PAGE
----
Today the National Audit Office (NAO) reports that government has worked quickly to secure potential COVID-19 vaccines, successfully signing deals for five vaccines providing up to 267 million doses at an expected cost of £2.9 billion.
The Department for Business, Energy and Industrial Strategy (BEIS) chose to purchase different types of vaccines from a range of pharmaceutical companies, to create a diverse set of options, recognising the uncertainty over which ones, if any, might prove to be safe and effective. It originally intended to purchase up to 12 vaccines, later reducing the number to up to nine as its understanding of requirements and costs developed.
The total cost to the taxpayer of government’s efforts to purchase and deploy vaccines is uncertain. The current estimate is up to £11.7 billion which includes the costs of purchasing and manufacturing vaccines for the UK, deploying them in England and investing in global efforts to purchase vaccines.1
It has signed contracts with five pharmaceutical companies,2 providing some priority access in four out of five cases to address the risk that global demand may outstrip supply initially. Non-binding agreements are also in place with two other pharmaceutical companies.3
BEIS agreed upfront payments of £914 million in the five contracts it signed, prior to any vaccine being approved by regulators. These payments have been used to start manufacturing and to support clinical trials. In all contracts, the payment will be used against future purchases of the vaccine if it is approved as safe and effective. Only one of the contracts BEIS has signed provides for the full upfront payment to be refunded should the vaccine fail to achieve regulatory approval. Two other contracts contain provisions for BEIS to recover some of the upfront payments if the contract is terminated, but for the remaining two contracts the upfront payments are non-refundable.
Many pharmaceutical companies requested immunity in the event of liabilities or legal action relating to their vaccines, meaning the taxpayer may have to pay the costs of claims against them. In four out of the five contracts agreed so far, no cap has been applied to the amount that government could pay in the event of a successful claim against the pharmaceutical companies.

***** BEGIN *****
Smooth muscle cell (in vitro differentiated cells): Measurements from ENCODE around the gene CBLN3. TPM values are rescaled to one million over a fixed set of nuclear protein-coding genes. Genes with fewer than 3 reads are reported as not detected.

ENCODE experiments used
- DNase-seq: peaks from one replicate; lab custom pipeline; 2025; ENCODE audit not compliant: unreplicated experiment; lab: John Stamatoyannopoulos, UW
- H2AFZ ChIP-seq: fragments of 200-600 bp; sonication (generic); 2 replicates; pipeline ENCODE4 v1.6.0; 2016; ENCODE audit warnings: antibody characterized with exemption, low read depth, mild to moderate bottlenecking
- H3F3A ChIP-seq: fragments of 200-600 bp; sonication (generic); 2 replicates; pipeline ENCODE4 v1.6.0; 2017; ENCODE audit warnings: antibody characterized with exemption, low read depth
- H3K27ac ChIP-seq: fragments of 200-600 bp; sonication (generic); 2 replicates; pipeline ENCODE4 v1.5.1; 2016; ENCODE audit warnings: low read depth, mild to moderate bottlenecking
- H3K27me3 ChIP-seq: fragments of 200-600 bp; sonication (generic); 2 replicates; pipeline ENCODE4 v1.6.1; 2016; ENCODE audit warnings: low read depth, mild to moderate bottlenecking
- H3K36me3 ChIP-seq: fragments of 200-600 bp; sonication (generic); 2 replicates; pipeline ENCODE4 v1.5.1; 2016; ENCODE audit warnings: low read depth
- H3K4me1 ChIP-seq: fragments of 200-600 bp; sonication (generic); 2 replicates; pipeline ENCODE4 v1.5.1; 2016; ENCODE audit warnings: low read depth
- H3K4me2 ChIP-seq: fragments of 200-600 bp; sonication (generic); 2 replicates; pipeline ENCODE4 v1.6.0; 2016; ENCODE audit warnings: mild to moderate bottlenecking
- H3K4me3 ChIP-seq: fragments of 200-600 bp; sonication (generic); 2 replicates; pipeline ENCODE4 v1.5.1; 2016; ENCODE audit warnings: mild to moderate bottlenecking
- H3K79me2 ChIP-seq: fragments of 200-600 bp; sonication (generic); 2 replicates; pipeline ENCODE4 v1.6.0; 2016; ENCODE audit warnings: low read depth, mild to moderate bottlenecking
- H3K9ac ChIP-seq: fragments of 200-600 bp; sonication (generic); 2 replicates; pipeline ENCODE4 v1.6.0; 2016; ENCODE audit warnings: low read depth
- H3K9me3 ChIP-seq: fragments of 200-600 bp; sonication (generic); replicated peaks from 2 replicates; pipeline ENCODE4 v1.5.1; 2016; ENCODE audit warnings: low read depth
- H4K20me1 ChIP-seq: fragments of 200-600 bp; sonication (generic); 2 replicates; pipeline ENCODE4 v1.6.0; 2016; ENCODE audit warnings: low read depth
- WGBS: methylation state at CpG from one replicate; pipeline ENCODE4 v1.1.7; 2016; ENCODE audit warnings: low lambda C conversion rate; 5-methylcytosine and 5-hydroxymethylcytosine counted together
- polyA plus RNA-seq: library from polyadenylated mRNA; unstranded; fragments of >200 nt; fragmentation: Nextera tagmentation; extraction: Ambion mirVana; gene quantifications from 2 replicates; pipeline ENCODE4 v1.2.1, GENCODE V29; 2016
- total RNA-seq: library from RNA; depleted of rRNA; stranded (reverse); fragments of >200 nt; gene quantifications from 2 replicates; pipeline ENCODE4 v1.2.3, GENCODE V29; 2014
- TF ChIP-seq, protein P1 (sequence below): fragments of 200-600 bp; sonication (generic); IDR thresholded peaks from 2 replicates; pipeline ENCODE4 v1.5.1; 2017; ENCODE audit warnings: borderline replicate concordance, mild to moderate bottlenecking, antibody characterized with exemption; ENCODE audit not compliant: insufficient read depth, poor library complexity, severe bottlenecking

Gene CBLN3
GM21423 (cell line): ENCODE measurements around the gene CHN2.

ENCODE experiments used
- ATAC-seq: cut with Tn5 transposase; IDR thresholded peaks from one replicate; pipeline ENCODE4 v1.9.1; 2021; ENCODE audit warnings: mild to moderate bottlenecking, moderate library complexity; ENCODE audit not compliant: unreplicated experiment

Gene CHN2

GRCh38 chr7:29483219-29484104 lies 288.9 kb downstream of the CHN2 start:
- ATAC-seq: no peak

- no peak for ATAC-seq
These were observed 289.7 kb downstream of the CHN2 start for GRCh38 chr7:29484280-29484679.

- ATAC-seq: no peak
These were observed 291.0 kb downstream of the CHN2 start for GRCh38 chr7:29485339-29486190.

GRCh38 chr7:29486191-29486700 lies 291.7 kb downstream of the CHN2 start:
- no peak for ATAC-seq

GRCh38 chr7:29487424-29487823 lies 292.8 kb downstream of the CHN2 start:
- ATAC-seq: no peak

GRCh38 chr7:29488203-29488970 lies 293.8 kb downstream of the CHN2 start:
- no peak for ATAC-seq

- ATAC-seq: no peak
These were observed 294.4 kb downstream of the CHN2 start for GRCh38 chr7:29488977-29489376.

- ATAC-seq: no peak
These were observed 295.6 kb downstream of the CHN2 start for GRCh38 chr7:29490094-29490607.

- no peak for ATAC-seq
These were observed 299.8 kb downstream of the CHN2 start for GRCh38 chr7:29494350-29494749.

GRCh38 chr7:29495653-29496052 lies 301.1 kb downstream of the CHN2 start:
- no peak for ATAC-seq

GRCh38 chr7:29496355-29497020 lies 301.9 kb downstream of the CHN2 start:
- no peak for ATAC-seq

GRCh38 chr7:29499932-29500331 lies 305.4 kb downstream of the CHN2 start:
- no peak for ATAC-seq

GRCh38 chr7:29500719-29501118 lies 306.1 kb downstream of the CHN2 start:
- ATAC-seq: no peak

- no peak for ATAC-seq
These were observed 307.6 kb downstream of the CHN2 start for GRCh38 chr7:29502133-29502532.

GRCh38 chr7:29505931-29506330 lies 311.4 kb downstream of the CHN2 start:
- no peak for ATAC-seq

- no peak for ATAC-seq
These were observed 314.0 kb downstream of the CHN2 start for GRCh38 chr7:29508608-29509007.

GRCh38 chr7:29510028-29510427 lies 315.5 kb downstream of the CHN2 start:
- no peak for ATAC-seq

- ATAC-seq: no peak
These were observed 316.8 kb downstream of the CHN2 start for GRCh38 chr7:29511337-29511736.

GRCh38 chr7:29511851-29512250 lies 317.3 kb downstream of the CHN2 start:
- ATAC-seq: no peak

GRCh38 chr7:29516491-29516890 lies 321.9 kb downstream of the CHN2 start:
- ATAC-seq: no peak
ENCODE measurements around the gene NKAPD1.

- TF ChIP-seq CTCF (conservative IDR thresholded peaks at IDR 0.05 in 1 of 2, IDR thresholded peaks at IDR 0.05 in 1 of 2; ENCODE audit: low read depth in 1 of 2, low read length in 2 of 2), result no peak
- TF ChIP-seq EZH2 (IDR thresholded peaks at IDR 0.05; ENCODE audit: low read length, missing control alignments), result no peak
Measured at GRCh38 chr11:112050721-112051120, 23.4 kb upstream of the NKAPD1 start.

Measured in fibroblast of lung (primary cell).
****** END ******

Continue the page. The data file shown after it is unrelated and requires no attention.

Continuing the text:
Government has made changes to how investments are approved so that decisions could be made faster and to increase the chances of purchasing vaccines, reducing the time taken for investment decisions from four weeks down to seven to nine days for proposals from the Vaccine Taskforce.
As part of the Spending Review in November 2020, BEIS calculated it needed £519 million to provide UK-based manufacturing capacity for vaccines. By December 2020, it had committed £302 million of this to a range of manufacturing projects.
NHSE&I is planning a vaccination programme with high levels of uncertainty because information about the COVID-19 vaccines is constantly changing. Each potential vaccine requires different plans for rolling it out to the public because each has different characteristics. These include the temperature it should be stored at, its shelf-life once open, and how it should be prepared before it is administered. BEIS has shared the information it has about the characteristics of each potential vaccine with NHSE&I, but characteristics are still uncertain and subject to change as clinical trials continue for some vaccines.
In September 2020 NHSE&I calculated that if every adult in England needed to be vaccinated with two doses of a COVID-19 vaccine, its vaccination workload would increase by 740%. NHSE&I calculated that it may need up to 46,000 staff consisting of 26,000 vaccinators and 20,000 administrative staff to deliver the COVID-19 vaccination programme based on a 75% take-up rate. NHSE&I is continuing to keep its deployment plans under review to ensure it can respond to the latest information about which vaccines have been approved, how many doses will be available and when, which groups in society need to be can be vaccinated, how many doses of vaccines will be available and when and how those vaccines need to be deployed.
As at 8th December 2020, NHSE&I is planning on the assumption it could vaccinate up to 25 million people with two doses throughout 2021 – combined with an expanded flu vaccination programme, this would be an increase of 64.1 million vaccinations compared to 2019-20. NHSE&I is continuing to review and update its assumptions about how many staff will be needed to support COVID-19 vaccinations in 2021.
NHSE&I has developed delivery models that take account of the range of different possible characteristics of the vaccines BEIS has bought, the different groups that will require vaccinating and regional needs. It has concluded that it is not possible to deliver both the COVID-19 and seasonal flu vaccination programmes solely through existing arrangements such as GP practices and community pharmacies. It has developed three new models including offering vaccinations at large sites such as sports stadiums; mobile sites similar to polling stations; and roving units to take the vaccine to particular locations such as care homes.